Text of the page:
In conclusion, in the conditions of the present study, HES 130/0.4 up to 50 mL/kg was associated with similar blood loss compared to GEL in patients undergoing cardiac surgery with CPB. As these results contrast with those obtained with HES 200/0.5 (9), this may indicate that HES 130/0.4 should be preferred to HES 200/0.5 for plasma volume expansion in cardiac surgery patients.
1. Mc Ilroy DR, Kharasch ED. Acute intravascular volume expansion with rapidly administered crystalloid or colloid in the setting of moderate hypovolemia. Anesth Analg 2003;96:1572–7.
2. Boldt J. New light on intravascular volume replacement regimens: what did we learn from the past three years? Anesth Analg 2003;97:1595–604.
3. Bunn F, Alderson P, Hawkins V. Colloid solutions for fluid resuscitation. The Cochrane Database of Systematic Reviews 2003;1:CD001319.
4. Miletin MS, Stewart TE, Norton PG. Influences on physicians’ choice of intravenous colloids. Intensive Care Med 2003;28:917–24.
5. Van der Linden P, Schmartz D. Pharmacology of gelatins. In: Baron JF, ed. Plasma volume expansion. Paris: Arnette, 1992:67–74.
6. Laxenaire MC, Charpentier C, Feldman L. Anaphylactoid reactions to colloid plasma substitutes: incidence, risk factors, mechanisms: a French multicenter prospective study. Ann Fr Anesth Réanim 1994;13:301–10.
7. Ring J, Messmer K. Incidence and severity of anaphylactoid reactions to colloid volume substitute. Lancet 1977;1:467–9.
8. Treib J, Baron JF, Grauer MT, Strauss RG. An international view of hydroxyethyl starches. Intensive Care Med 1999;25:258–68.
9. Van der Linden P, De Hert S, Daper A, et al. 3.5 % urea-linked gelatin is as effective as 6% HES 200/0.5 for volume management in cardiac surgery patients. Can J Anaesth 2004;51:236–41.
10. Treib J, Haass A, Pindur G, et al. All medium starches are not the same: influence of the degree of hydroxyethyl substitution of hydroxyethyl starch on plasma volume, hemorheologic conditions, and coagulation. Transfusion 1996;36:450–5.
11. Langeron O, Doelberg M, Engl-Than A, et al. Voluven (R), a lower substituted novel hydroxyethyl starch (HES 130/0.4), causes fewer effects on coagulation in major orthopedic surgery than HES 200/0.5. Anesth Analg 2001;92:855–62.
12. Gallandat Huet RCG, Siemons AW, Baus D, et al. A novel hydroxyethyl starch (Voluven) for effective perioperative volume substitution in cardiac surgery. Can J Anaesth 2000;47:1207–15.
13. Jungheinrich C, Sauermann W, Bepperling F, Vogt NH. Volume efficacy and reduced influence on measures of coagulation using hydroxyethyl starch 130/0.4 (6%) with an optimised in vivo molecular weight in orthopaedic surgery. Drugs R&D 2004;5:1–9.
14. Ickx B, Bepperling F, Melot C, et al. Plasma substitution effects of a new hydroxyethyl starch HES 130/0.4 compared with HES 200/0.5 during and after extended acute normovolaemic haemodilution. Br J Anaesth 2003;91:1–7.
15. Boldt J, Lehmann A, Römpert R, et al. Volume therapy with a new hydroxyethyl starch solution in cardiac surgical patients before cardiopulmonary bypass. J Cardiothorac Anesth 2000;14:264–8.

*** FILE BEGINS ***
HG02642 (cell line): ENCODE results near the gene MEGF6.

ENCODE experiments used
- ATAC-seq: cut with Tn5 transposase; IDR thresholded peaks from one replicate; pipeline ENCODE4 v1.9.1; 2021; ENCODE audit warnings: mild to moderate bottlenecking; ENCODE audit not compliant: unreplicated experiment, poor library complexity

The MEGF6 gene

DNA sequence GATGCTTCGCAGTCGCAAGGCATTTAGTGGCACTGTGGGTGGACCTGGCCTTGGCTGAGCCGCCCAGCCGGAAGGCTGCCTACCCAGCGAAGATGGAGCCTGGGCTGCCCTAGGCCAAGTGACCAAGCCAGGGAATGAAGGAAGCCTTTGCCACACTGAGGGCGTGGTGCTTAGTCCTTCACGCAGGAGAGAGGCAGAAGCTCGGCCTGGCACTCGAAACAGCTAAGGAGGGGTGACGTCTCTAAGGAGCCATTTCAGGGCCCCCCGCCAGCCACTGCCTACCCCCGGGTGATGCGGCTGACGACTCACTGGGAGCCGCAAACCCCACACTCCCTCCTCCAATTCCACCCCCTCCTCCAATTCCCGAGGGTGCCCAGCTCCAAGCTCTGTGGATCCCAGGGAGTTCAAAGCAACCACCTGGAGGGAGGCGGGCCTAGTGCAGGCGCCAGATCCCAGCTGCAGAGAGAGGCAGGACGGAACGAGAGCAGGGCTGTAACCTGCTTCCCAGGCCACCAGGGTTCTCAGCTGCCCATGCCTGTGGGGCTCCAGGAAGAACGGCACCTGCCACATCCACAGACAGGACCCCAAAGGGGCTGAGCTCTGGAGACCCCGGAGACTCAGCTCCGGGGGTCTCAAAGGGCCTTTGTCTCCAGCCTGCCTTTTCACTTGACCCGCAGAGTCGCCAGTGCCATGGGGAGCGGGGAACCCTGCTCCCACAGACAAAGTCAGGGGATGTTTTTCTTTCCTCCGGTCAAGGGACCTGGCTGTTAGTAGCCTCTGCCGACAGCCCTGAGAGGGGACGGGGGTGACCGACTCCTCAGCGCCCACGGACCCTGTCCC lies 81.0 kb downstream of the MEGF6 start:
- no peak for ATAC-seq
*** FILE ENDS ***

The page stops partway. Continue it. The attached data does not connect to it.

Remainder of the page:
16. Haisch G, Boldt J, Krebs C, et al. Influence of a new hydroxyethylstarch preparation (HES 130/0.4) on coagulation in cardiac surgical patients. J Cardiothorac Vasc Anesth 2001;15:318–21.
17. Haisch G, Boldt J, Krebs C, et al. The influence of intravascular volume therapy with a new hydroxyethyl starch preparation (6% HES 130/0.4) on coagulation in patients undergoing major abdominal surgery. Anesth Analg 2001;92:565–71.
18. Mercuriali F, Inghilleri G. Proposal of an algorithm to help the choice of the best transfusion strategy. Curr Med Res Opin 1996;13:465–78.
19. De Hert S, Van der Linden P, Cromheecke S, et al. Choice of primary anesthetic regimen can influence intensive care unit length of stay after coronary surgery with cardiopulmonary bypass. Anesthesiology 2004;101:9–20.
20. Despotis GJ, Santoro SA, Spitznagel E, et al. Prospective evaluation and clinical utility of on-site monitoring of coagulation in patients undergoing cardiac operation. J Thorac Cardiovasc Surg 1994;107:271–9.
21. Van der Linden P, De Hert S, Daper A, et al. A standardized multidisciplinary approach reduces the use of allogeneic blood products in patients undergoing cardiac surgery. Can J Anaesth 2001;48:894–901.
22. Stögermüller B, Stark J, Willschke H, et al. The effect of hydroxyethyl starch 200 kD on platelet function. Anesth Analg 2000;91:823–7.
23. Strauss RG, Pennell BJ, Stump DC. A randomized blinded trial comparing the hemostatic effects of pentastarch versus hetastarch. Transfusion 2002;42:27–36.
24. Franz A, Bräunlich P, Gamsjäger T, et al. The effects of hydroxyethyl starches of varying molecular weights on platelet function. Anesth Analg 2001;92:1402–7.
25. Levi M, Cromheecke ME, de Jonge E, et al. Pharmacological strategies to decrease excessive blood loss in cardiac surgery: a meta-analysis of clinically relevant endpoints. Lancet 1999;354:1940–7.
26. Boldt J, Brenner T, Lehmann A, et al. Influence of two different volume replacement regimens on renal function in elderly patients undergoing cardiac surgery: comparison of new starch preparation with gelatin. Intensive Care Med 2003;29:763–9.
27. Hiippala ST, Myllyla GJ, Vahtera EM. Hemostatic factors and replacement of major blood loss with plasma-poor red cell concentrates. Anesth Analg 1995;81:360–5.
28. Ciavarella D, Reed RL, Counts RB, et al. Clotting factor levels and the risk of diffuse microvascular bleeding in the massively transfused patient. Br J Haematol 1987;67:365–8.